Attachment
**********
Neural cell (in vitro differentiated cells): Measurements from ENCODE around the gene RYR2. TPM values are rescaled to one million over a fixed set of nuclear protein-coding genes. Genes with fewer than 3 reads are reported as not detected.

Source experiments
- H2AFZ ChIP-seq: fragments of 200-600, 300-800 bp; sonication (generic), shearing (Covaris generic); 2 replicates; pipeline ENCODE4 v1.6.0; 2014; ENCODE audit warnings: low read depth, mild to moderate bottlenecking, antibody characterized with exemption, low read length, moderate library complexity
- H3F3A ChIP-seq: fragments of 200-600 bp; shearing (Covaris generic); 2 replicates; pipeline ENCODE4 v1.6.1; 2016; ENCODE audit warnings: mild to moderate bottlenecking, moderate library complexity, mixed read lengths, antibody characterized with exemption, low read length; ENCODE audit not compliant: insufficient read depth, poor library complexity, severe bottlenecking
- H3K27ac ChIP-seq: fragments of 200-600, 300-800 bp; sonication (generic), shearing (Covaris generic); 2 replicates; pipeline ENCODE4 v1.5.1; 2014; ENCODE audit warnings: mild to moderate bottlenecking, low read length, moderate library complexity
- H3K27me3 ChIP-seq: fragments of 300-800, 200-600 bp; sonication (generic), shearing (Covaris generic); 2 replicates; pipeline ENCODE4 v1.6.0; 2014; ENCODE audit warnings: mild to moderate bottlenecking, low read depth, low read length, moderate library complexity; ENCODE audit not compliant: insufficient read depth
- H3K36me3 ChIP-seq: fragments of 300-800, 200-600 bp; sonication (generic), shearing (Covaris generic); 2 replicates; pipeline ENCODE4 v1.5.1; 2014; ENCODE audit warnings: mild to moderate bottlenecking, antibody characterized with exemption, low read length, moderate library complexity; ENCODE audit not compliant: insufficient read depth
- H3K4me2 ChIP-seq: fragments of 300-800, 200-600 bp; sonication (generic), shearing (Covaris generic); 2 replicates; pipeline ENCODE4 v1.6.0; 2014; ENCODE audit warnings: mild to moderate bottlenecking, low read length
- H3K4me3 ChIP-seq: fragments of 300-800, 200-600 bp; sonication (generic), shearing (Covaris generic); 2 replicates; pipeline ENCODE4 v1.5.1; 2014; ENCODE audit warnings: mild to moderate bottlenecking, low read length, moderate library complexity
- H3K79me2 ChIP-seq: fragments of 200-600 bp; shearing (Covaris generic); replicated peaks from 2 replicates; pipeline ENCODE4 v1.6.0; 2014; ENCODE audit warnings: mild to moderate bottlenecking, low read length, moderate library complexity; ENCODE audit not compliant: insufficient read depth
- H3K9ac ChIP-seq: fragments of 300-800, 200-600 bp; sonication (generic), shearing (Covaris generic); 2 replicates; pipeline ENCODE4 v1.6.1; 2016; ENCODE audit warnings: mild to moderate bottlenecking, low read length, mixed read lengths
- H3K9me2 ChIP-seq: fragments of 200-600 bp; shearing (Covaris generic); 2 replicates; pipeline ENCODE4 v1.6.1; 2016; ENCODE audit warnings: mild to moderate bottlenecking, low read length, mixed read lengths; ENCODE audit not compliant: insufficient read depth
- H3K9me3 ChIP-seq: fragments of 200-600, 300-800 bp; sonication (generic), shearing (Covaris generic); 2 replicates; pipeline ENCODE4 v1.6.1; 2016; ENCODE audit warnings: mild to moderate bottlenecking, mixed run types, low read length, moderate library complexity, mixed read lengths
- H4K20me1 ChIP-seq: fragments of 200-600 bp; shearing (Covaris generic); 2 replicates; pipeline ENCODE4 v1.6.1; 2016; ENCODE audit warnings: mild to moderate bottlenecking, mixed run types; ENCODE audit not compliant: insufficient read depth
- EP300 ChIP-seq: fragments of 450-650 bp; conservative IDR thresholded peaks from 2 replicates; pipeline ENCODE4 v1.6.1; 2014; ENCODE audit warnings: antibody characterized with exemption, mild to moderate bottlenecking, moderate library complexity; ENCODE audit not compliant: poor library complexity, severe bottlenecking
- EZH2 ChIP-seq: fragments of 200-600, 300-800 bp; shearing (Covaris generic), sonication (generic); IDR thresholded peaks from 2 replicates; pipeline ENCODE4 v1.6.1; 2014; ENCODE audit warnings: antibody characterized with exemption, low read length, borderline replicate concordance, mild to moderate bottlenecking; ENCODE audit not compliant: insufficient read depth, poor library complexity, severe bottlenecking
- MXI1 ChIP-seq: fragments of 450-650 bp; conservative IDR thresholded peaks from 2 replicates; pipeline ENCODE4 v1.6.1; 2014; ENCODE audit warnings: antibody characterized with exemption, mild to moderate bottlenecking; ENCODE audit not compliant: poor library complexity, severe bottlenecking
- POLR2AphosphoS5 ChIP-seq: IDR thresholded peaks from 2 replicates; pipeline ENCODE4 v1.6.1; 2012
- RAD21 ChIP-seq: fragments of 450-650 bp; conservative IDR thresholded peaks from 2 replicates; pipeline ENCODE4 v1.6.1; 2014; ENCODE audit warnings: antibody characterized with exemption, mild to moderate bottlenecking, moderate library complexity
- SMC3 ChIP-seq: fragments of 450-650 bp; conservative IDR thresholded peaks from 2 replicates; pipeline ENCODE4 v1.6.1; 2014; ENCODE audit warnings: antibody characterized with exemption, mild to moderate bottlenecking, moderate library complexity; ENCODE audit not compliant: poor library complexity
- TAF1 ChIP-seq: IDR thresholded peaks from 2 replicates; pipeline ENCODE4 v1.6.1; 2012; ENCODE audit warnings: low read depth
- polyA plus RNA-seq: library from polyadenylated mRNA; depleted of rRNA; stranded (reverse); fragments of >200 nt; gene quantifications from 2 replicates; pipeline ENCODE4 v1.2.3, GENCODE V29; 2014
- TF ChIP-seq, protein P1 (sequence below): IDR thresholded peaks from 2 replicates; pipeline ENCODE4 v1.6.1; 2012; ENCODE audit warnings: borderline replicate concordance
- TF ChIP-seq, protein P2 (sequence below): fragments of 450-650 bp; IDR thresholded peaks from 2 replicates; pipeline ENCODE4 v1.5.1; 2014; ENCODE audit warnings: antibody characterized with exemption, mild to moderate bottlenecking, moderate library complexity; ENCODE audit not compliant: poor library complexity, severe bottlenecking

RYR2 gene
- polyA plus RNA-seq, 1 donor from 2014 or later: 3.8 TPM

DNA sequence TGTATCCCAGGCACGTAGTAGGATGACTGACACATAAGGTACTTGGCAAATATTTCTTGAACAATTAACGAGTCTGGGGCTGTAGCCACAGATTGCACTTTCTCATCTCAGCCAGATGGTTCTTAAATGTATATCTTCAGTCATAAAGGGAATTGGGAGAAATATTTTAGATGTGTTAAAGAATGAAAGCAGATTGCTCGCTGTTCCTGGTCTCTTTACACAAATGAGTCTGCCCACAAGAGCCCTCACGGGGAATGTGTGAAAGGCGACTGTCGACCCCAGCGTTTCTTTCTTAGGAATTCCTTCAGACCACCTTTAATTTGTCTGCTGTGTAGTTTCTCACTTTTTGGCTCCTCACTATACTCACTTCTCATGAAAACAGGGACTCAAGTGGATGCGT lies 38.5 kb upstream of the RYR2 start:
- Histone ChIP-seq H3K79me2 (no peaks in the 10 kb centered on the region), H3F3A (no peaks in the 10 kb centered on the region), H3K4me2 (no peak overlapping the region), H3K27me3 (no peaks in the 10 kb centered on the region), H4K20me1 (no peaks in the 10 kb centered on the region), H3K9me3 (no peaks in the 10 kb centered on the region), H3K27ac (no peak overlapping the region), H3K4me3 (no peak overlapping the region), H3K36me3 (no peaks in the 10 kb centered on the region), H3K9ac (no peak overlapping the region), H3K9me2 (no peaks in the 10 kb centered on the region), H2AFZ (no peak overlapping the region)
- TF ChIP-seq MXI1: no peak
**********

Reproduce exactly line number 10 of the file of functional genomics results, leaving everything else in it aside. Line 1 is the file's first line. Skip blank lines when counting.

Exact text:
- H3K79me2 ChIP-seq: fragments of 200-600 bp; shearing (Covaris generic); replicated peaks from 2 replicates; pipeline ENCODE4 v1.6.0; 2014; ENCODE audit warnings: mild to moderate bottlenecking, low read length, moderate library complexity; ENCODE audit not compliant: insufficient read depth